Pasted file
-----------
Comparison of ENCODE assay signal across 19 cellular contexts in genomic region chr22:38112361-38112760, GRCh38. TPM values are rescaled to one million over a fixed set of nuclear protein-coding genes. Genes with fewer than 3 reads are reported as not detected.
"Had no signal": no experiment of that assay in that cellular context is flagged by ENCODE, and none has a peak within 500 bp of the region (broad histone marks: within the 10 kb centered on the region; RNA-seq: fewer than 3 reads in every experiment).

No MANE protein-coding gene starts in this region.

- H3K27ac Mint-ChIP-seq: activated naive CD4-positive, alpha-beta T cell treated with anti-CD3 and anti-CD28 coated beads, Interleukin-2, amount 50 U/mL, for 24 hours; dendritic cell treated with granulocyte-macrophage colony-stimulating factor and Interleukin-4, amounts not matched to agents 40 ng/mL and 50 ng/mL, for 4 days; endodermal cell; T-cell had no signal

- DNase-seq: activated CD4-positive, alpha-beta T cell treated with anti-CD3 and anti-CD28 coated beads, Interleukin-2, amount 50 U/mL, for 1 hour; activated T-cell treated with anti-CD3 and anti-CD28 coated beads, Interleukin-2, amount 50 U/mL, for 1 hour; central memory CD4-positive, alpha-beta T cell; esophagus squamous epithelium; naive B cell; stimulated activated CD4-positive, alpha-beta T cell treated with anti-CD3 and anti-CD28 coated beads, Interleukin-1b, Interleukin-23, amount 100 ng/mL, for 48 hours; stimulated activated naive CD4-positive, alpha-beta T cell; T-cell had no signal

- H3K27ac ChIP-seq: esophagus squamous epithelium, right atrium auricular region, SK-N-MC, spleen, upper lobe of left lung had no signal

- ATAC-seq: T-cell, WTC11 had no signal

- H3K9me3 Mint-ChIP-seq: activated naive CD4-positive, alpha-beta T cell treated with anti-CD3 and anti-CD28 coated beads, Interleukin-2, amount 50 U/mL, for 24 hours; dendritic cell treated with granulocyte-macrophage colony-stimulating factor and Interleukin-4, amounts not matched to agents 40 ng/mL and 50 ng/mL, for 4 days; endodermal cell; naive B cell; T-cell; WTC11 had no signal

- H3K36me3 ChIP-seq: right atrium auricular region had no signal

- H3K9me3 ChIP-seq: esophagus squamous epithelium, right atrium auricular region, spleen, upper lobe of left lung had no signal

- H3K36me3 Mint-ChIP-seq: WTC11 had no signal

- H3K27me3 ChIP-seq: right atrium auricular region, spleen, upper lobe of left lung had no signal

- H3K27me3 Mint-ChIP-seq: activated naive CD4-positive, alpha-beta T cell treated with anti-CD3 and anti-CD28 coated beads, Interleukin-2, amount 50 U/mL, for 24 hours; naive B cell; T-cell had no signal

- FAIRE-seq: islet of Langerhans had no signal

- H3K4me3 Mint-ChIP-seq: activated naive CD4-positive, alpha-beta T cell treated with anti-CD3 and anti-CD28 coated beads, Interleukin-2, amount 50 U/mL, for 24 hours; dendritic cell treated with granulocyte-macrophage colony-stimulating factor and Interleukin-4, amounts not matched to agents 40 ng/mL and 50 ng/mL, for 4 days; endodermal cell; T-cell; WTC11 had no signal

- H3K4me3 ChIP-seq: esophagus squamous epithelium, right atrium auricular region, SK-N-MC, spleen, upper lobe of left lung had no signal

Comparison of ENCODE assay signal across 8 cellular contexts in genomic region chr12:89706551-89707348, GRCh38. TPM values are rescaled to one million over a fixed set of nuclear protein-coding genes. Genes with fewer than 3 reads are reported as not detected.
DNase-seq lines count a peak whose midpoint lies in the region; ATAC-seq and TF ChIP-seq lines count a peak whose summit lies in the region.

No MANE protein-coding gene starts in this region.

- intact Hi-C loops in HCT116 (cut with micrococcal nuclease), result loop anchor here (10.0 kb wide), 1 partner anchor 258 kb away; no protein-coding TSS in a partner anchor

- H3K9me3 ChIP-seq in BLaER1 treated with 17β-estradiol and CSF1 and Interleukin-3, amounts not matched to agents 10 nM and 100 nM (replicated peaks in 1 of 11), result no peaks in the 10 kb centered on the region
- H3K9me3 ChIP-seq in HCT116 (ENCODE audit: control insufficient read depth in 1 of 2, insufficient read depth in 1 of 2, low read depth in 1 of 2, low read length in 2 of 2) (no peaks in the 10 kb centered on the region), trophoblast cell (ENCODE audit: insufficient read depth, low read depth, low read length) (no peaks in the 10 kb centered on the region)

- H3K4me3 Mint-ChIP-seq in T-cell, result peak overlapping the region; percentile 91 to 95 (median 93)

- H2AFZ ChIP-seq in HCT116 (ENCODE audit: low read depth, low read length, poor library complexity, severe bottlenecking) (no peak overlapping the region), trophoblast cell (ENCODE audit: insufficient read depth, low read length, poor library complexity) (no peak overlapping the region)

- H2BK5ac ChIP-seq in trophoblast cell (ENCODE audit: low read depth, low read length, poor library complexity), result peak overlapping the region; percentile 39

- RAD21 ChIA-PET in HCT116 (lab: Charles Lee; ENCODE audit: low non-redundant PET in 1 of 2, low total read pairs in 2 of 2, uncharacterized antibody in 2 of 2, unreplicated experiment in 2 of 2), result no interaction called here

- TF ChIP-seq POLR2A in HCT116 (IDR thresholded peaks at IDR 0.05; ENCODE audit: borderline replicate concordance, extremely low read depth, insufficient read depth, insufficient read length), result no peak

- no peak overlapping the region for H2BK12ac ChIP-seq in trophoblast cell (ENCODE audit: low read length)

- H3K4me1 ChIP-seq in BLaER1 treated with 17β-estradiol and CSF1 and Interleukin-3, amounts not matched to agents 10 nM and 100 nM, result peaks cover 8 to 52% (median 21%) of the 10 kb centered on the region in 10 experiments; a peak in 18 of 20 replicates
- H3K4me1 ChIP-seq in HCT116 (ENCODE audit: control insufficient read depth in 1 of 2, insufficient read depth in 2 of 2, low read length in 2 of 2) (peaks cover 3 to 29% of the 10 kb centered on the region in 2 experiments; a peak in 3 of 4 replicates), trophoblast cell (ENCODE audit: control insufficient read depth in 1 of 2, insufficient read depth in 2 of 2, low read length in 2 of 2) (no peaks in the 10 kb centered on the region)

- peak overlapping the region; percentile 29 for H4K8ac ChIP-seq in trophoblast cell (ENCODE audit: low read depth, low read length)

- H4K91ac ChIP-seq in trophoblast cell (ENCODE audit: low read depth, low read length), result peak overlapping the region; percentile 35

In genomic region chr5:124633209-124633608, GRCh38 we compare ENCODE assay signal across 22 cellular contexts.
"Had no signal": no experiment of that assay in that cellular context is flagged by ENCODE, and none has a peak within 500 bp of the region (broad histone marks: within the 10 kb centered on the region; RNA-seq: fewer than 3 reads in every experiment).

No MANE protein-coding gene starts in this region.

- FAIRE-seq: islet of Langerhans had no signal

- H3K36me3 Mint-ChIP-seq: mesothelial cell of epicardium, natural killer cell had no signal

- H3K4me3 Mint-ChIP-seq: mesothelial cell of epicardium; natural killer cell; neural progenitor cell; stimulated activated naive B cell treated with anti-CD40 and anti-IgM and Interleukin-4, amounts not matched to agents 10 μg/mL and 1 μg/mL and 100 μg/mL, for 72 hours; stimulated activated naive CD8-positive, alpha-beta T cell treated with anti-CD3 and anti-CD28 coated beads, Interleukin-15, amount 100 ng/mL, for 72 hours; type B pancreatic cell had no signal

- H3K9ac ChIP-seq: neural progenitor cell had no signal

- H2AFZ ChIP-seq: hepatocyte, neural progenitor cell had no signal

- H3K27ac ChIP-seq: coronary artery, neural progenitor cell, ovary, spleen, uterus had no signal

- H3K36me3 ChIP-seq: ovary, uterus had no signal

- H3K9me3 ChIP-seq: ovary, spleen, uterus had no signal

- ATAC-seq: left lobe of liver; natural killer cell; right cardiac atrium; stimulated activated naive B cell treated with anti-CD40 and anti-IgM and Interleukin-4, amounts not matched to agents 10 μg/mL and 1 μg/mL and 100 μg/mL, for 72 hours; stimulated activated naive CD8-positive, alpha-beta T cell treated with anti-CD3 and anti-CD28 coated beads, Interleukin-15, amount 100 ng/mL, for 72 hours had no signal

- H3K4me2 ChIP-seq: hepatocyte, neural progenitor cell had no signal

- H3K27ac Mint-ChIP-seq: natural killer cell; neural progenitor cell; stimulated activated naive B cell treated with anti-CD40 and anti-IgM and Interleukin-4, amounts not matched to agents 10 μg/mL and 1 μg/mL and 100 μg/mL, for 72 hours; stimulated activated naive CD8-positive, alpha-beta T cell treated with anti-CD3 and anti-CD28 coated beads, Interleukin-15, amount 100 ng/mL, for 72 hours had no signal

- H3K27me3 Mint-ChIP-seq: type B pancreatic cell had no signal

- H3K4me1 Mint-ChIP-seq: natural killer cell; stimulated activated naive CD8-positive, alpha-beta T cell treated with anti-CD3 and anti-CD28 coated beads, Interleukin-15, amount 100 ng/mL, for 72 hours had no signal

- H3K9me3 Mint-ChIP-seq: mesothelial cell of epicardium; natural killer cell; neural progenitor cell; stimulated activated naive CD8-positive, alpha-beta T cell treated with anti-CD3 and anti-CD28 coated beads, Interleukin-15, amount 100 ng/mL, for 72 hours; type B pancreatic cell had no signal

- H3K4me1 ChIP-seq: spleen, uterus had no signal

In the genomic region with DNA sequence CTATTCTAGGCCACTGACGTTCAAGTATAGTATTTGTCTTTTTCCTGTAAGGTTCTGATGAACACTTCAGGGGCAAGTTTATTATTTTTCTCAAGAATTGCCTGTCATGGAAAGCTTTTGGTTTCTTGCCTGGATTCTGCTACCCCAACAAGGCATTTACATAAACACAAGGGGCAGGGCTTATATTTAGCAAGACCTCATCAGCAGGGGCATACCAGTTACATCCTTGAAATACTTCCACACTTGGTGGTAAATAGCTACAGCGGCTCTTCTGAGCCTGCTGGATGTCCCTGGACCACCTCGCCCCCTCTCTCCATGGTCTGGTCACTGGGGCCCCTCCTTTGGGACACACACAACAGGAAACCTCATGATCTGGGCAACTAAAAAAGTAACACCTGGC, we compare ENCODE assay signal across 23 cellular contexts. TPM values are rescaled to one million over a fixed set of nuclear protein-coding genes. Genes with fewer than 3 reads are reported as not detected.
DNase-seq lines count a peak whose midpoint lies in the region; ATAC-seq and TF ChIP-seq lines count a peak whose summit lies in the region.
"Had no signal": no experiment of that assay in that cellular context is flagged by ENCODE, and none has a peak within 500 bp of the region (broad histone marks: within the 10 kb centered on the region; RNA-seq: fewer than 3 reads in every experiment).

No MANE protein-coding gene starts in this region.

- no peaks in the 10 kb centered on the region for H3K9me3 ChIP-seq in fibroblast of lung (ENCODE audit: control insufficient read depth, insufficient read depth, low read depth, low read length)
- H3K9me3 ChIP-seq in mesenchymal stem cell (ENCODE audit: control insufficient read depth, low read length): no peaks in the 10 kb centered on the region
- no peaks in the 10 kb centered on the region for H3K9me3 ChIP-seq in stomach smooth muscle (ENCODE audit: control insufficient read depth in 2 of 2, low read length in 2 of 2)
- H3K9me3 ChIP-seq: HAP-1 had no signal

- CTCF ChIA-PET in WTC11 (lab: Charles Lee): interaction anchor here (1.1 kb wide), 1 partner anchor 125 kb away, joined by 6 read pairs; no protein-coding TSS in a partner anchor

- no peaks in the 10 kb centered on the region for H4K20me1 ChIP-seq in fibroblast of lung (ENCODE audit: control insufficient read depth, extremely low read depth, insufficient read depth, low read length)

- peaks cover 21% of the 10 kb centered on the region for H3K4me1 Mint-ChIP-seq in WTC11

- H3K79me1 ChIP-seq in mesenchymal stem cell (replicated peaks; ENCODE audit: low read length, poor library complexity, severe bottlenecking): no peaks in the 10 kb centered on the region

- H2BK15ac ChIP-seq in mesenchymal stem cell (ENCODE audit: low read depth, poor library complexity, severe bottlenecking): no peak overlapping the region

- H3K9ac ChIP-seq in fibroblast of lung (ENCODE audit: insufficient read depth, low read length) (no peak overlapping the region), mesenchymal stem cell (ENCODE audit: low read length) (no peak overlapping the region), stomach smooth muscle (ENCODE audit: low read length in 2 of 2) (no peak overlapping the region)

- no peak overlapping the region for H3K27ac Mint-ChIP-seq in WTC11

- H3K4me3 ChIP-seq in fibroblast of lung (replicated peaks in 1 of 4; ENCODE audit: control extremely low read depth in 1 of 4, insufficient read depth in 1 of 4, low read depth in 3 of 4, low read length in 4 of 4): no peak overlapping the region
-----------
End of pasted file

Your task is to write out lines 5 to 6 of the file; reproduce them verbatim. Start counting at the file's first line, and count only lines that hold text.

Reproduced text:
- DNase-seq: activated CD4-positive, alpha-beta T cell treated with anti-CD3 and anti-CD28 coated beads, Interleukin-2, amount 50 U/mL, for 1 hour; activated T-cell treated with anti-CD3 and anti-CD28 coated beads, Interleukin-2, amount 50 U/mL, for 1 hour; central memory CD4-positive, alpha-beta T cell; esophagus squamous epithelium; naive B cell; stimulated activated CD4-positive, alpha-beta T cell treated with anti-CD3 and anti-CD28 coated beads, Interleukin-1b, Interleukin-23, amount 100 ng/mL, for 48 hours; stimulated activated naive CD4-positive, alpha-beta T cell; T-cell had no signal

- H3K27ac ChIP-seq: esophagus squamous epithelium, right atrium auricular region, SK-N-MC, spleen, upper lobe of left lung had no signal